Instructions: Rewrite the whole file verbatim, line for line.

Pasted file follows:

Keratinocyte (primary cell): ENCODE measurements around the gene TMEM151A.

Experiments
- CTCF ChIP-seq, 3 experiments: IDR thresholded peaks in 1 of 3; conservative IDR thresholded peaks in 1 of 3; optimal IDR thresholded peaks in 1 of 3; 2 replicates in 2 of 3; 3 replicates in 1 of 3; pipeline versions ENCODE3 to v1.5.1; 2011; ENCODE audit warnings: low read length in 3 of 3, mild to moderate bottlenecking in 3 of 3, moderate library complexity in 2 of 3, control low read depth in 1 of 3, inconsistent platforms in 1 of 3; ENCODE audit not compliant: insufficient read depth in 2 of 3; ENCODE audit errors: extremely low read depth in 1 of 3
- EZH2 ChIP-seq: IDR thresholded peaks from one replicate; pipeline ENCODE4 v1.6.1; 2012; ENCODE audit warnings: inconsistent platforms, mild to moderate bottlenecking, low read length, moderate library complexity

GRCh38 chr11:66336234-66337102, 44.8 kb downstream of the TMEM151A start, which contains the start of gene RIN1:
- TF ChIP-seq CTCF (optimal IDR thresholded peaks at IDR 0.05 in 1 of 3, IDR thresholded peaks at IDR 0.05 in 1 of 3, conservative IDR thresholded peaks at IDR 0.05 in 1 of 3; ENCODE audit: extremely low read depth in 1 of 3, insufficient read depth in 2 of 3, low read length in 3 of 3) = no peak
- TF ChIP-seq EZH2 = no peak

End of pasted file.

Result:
Keratinocyte (primary cell): ENCODE measurements around the gene TMEM151A.

Experiments
- CTCF ChIP-seq, 3 experiments: IDR thresholded peaks in 1 of 3; conservative IDR thresholded peaks in 1 of 3; optimal IDR thresholded peaks in 1 of 3; 2 replicates in 2 of 3; 3 replicates in 1 of 3; pipeline versions ENCODE3 to v1.5.1; 2011; ENCODE audit warnings: low read length in 3 of 3, mild to moderate bottlenecking in 3 of 3, moderate library complexity in 2 of 3, control low read depth in 1 of 3, inconsistent platforms in 1 of 3; ENCODE audit not compliant: insufficient read depth in 2 of 3; ENCODE audit errors: extremely low read depth in 1 of 3
- EZH2 ChIP-seq: IDR thresholded peaks from one replicate; pipeline ENCODE4 v1.6.1; 2012; ENCODE audit warnings: inconsistent platforms, mild to moderate bottlenecking, low read length, moderate library complexity

GRCh38 chr11:66336234-66337102, 44.8 kb downstream of the TMEM151A start, which contains the start of gene RIN1:
- TF ChIP-seq CTCF (optimal IDR thresholded peaks at IDR 0.05 in 1 of 3, IDR thresholded peaks at IDR 0.05 in 1 of 3, conservative IDR thresholded peaks at IDR 0.05 in 1 of 3; ENCODE audit: extremely low read depth in 1 of 3, insufficient read depth in 2 of 3, low read length in 3 of 3) = no peak
- TF ChIP-seq EZH2 = no peak